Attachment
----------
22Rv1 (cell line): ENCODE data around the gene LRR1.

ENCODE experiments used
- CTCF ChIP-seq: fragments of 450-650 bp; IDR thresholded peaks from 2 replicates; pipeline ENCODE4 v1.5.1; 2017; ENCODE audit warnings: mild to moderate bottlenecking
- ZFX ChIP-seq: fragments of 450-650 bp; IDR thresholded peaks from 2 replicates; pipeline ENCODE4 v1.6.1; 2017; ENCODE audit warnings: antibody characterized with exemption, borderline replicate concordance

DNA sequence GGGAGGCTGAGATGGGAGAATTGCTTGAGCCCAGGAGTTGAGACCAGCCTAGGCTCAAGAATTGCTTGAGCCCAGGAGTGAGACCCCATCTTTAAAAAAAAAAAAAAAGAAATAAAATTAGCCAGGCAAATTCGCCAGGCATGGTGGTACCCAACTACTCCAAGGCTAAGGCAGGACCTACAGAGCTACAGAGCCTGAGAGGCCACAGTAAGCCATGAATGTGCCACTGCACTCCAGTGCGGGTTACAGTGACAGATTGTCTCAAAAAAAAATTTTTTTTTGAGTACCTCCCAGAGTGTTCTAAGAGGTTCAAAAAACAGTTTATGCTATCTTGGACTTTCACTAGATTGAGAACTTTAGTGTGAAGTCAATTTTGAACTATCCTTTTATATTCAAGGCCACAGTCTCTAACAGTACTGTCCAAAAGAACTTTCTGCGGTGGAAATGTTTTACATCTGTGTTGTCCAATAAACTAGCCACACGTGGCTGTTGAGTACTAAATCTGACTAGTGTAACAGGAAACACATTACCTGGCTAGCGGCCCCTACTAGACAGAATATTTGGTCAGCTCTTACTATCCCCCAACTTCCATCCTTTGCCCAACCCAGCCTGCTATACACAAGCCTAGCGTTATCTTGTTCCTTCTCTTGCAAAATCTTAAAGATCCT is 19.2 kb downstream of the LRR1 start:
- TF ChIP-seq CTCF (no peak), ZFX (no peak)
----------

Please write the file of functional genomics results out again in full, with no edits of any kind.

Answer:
22Rv1 (cell line): ENCODE data around the gene LRR1.

ENCODE experiments used
- CTCF ChIP-seq: fragments of 450-650 bp; IDR thresholded peaks from 2 replicates; pipeline ENCODE4 v1.5.1; 2017; ENCODE audit warnings: mild to moderate bottlenecking
- ZFX ChIP-seq: fragments of 450-650 bp; IDR thresholded peaks from 2 replicates; pipeline ENCODE4 v1.6.1; 2017; ENCODE audit warnings: antibody characterized with exemption, borderline replicate concordance

DNA sequence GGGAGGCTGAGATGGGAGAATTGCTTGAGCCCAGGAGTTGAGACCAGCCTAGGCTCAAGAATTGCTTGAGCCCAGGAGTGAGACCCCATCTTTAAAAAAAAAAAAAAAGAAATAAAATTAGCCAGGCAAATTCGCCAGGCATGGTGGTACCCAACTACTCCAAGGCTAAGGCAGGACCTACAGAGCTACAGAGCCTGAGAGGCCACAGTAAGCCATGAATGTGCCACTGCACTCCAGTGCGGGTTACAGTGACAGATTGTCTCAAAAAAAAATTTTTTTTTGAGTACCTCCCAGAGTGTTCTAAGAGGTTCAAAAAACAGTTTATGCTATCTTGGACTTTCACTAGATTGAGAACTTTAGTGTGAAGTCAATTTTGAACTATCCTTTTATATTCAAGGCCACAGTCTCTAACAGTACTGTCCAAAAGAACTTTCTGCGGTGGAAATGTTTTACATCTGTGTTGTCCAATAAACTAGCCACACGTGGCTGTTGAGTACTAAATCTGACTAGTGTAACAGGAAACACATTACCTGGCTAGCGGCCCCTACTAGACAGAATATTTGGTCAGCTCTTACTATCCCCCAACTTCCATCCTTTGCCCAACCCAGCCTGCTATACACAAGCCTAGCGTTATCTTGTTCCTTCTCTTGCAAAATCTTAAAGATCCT is 19.2 kb downstream of the LRR1 start:
- TF ChIP-seq CTCF (no peak), ZFX (no peak)